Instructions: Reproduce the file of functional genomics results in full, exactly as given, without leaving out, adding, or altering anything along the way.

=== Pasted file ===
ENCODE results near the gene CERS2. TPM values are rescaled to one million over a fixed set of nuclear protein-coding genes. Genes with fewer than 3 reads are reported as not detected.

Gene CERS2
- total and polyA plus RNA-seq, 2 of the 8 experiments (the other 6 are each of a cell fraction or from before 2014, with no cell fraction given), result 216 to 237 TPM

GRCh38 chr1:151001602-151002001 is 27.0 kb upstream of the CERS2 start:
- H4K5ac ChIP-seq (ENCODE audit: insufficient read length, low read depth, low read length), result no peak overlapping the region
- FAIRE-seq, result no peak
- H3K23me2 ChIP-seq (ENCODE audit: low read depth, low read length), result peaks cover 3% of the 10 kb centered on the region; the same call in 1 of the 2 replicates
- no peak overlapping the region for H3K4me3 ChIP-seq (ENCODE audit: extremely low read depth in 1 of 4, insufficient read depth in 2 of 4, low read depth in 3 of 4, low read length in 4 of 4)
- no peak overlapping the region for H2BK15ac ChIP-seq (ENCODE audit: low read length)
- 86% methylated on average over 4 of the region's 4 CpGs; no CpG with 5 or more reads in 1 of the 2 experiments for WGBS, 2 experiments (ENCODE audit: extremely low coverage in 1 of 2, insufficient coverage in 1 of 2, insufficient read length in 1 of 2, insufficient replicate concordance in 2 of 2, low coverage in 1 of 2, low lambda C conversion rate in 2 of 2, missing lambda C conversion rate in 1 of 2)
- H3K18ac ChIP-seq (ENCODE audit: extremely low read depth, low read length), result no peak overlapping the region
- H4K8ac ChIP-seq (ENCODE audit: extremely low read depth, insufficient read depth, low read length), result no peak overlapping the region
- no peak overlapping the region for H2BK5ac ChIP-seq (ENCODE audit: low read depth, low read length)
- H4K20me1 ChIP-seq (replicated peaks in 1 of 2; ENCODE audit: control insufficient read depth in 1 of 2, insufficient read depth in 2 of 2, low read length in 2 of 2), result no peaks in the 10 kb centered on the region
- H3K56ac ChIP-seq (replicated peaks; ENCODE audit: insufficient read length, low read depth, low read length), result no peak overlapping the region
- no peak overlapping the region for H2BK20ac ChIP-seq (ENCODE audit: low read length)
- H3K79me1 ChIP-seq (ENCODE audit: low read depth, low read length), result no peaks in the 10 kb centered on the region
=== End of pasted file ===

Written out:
ENCODE results near the gene CERS2. TPM values are rescaled to one million over a fixed set of nuclear protein-coding genes. Genes with fewer than 3 reads are reported as not detected.

Gene CERS2
- total and polyA plus RNA-seq, 2 of the 8 experiments (the other 6 are each of a cell fraction or from before 2014, with no cell fraction given), result 216 to 237 TPM

GRCh38 chr1:151001602-151002001 is 27.0 kb upstream of the CERS2 start:
- H4K5ac ChIP-seq (ENCODE audit: insufficient read length, low read depth, low read length), result no peak overlapping the region
- FAIRE-seq, result no peak
- H3K23me2 ChIP-seq (ENCODE audit: low read depth, low read length), result peaks cover 3% of the 10 kb centered on the region; the same call in 1 of the 2 replicates
- no peak overlapping the region for H3K4me3 ChIP-seq (ENCODE audit: extremely low read depth in 1 of 4, insufficient read depth in 2 of 4, low read depth in 3 of 4, low read length in 4 of 4)
- no peak overlapping the region for H2BK15ac ChIP-seq (ENCODE audit: low read length)
- 86% methylated on average over 4 of the region's 4 CpGs; no CpG with 5 or more reads in 1 of the 2 experiments for WGBS, 2 experiments (ENCODE audit: extremely low coverage in 1 of 2, insufficient coverage in 1 of 2, insufficient read length in 1 of 2, insufficient replicate concordance in 2 of 2, low coverage in 1 of 2, low lambda C conversion rate in 2 of 2, missing lambda C conversion rate in 1 of 2)
- H3K18ac ChIP-seq (ENCODE audit: extremely low read depth, low read length), result no peak overlapping the region
- H4K8ac ChIP-seq (ENCODE audit: extremely low read depth, insufficient read depth, low read length), result no peak overlapping the region
- no peak overlapping the region for H2BK5ac ChIP-seq (ENCODE audit: low read depth, low read length)
- H4K20me1 ChIP-seq (replicated peaks in 1 of 2; ENCODE audit: control insufficient read depth in 1 of 2, insufficient read depth in 2 of 2, low read length in 2 of 2), result no peaks in the 10 kb centered on the region
- H3K56ac ChIP-seq (replicated peaks; ENCODE audit: insufficient read length, low read depth, low read length), result no peak overlapping the region
- no peak overlapping the region for H2BK20ac ChIP-seq (ENCODE audit: low read length)
- H3K79me1 ChIP-seq (ENCODE audit: low read depth, low read length), result no peaks in the 10 kb centered on the region